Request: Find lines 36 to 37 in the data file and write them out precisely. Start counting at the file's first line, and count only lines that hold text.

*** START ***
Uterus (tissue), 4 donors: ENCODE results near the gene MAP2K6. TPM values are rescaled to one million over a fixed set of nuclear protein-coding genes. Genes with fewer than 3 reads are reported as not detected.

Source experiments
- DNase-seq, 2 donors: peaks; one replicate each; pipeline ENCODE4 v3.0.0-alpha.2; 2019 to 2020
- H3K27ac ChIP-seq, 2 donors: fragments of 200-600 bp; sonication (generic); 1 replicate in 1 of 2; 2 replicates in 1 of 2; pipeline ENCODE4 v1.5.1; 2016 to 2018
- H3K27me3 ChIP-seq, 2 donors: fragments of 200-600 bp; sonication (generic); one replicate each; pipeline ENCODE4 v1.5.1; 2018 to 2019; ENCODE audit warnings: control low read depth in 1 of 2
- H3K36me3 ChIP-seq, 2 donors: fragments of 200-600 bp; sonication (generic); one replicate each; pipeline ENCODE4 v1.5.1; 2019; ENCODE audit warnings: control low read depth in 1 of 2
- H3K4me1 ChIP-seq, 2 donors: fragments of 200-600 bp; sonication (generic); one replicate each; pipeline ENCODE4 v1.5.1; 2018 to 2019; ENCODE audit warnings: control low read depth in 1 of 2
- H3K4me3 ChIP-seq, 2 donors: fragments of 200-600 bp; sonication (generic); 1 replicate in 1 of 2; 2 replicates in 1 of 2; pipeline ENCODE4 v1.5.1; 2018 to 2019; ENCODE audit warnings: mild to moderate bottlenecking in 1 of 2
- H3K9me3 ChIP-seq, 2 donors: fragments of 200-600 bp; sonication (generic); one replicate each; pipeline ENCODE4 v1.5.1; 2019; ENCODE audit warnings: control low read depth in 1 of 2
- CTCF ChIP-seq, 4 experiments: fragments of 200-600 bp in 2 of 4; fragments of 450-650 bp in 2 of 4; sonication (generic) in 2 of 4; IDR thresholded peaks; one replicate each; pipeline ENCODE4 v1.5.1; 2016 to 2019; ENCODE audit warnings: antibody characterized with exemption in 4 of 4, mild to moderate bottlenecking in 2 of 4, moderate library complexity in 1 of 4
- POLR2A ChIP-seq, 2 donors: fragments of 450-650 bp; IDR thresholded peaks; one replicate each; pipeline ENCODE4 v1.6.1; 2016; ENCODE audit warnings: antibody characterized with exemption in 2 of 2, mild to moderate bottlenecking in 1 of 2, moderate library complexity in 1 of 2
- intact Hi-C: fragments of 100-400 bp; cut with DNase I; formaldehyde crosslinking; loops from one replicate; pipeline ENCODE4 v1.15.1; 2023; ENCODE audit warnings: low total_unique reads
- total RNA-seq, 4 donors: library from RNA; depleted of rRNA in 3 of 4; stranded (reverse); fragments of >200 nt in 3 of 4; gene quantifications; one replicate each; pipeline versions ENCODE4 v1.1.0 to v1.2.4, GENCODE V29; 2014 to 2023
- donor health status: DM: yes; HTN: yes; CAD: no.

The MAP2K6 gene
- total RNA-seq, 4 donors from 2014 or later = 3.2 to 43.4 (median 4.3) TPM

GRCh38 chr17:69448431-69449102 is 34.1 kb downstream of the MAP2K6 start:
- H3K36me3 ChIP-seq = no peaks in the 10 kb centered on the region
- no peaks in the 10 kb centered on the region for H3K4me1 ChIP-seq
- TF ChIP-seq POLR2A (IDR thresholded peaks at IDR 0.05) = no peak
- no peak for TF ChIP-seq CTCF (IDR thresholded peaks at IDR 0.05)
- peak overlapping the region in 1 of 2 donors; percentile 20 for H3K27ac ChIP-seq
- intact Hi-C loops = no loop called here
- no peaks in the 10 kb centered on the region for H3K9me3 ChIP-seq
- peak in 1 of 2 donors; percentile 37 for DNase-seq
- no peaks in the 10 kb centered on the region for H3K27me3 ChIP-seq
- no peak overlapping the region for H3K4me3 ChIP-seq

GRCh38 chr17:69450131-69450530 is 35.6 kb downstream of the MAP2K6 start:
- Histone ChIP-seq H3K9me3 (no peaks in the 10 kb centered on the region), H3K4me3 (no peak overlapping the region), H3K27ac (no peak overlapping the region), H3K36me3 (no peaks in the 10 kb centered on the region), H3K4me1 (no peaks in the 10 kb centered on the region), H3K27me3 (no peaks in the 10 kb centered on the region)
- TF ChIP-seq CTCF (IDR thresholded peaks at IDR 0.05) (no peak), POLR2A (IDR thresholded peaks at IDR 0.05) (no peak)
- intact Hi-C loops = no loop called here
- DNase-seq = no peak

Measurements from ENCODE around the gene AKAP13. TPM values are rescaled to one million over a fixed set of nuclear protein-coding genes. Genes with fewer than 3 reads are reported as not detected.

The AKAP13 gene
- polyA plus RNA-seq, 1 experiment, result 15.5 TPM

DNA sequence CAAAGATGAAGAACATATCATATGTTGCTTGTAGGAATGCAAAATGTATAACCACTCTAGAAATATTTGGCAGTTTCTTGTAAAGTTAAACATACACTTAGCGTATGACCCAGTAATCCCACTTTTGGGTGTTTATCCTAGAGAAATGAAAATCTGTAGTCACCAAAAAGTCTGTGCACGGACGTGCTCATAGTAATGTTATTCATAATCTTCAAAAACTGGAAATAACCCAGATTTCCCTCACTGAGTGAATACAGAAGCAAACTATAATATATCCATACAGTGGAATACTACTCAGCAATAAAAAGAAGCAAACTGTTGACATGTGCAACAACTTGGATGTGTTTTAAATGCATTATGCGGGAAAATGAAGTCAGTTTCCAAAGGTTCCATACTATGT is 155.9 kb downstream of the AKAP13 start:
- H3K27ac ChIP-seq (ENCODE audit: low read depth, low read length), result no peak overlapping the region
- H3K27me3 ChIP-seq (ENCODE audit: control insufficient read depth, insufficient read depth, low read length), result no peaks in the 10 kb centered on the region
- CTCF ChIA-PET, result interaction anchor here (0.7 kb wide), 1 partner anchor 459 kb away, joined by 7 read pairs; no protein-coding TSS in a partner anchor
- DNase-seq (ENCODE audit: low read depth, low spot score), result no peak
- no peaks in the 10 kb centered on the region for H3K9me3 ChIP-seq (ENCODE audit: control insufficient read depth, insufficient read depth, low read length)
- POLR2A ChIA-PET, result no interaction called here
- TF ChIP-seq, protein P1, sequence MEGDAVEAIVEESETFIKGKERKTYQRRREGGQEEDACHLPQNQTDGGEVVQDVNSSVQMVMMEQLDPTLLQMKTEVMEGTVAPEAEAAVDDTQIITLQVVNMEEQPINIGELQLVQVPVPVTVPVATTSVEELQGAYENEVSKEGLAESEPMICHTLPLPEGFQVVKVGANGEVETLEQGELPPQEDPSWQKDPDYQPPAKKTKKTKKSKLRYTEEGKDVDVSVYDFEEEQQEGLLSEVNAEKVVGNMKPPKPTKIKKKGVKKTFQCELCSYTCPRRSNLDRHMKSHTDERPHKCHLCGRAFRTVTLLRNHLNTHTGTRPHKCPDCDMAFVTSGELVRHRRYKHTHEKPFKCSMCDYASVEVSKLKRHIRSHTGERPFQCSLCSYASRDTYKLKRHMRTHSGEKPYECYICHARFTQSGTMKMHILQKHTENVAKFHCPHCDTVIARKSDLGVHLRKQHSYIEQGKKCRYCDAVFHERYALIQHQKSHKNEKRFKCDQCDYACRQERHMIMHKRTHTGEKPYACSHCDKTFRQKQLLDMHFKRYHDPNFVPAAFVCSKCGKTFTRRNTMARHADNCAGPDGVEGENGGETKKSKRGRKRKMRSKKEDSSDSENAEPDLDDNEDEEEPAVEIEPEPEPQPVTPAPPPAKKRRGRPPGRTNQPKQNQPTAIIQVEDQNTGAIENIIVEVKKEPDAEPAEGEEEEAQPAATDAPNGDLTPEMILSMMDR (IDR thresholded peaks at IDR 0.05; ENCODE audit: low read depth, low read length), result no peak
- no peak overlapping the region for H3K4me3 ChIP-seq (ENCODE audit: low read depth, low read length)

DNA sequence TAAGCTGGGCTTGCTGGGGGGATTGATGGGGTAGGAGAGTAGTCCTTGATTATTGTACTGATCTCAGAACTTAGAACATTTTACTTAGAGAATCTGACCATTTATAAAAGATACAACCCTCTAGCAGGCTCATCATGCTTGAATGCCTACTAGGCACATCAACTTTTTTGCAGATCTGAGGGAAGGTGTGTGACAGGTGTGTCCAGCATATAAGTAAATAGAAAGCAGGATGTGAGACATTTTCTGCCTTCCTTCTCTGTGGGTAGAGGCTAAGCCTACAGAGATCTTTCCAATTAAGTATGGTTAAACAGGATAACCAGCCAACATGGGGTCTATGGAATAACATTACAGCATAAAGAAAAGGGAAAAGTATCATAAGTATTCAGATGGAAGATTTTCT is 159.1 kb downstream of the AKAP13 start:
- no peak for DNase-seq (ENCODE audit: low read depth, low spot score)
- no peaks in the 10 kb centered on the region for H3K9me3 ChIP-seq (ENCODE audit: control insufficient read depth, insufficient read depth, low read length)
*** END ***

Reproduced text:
DNA sequence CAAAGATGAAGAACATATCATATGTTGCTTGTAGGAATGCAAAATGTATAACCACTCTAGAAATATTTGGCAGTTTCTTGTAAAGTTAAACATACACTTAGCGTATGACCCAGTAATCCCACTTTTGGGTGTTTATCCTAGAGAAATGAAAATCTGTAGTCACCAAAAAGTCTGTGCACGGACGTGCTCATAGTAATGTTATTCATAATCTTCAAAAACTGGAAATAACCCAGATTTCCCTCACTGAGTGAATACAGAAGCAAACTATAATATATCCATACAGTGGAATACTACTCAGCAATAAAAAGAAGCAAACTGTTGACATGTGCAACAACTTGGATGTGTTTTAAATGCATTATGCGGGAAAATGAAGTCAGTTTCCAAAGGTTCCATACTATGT is 155.9 kb downstream of the AKAP13 start:
- H3K27ac ChIP-seq (ENCODE audit: low read depth, low read length), result no peak overlapping the region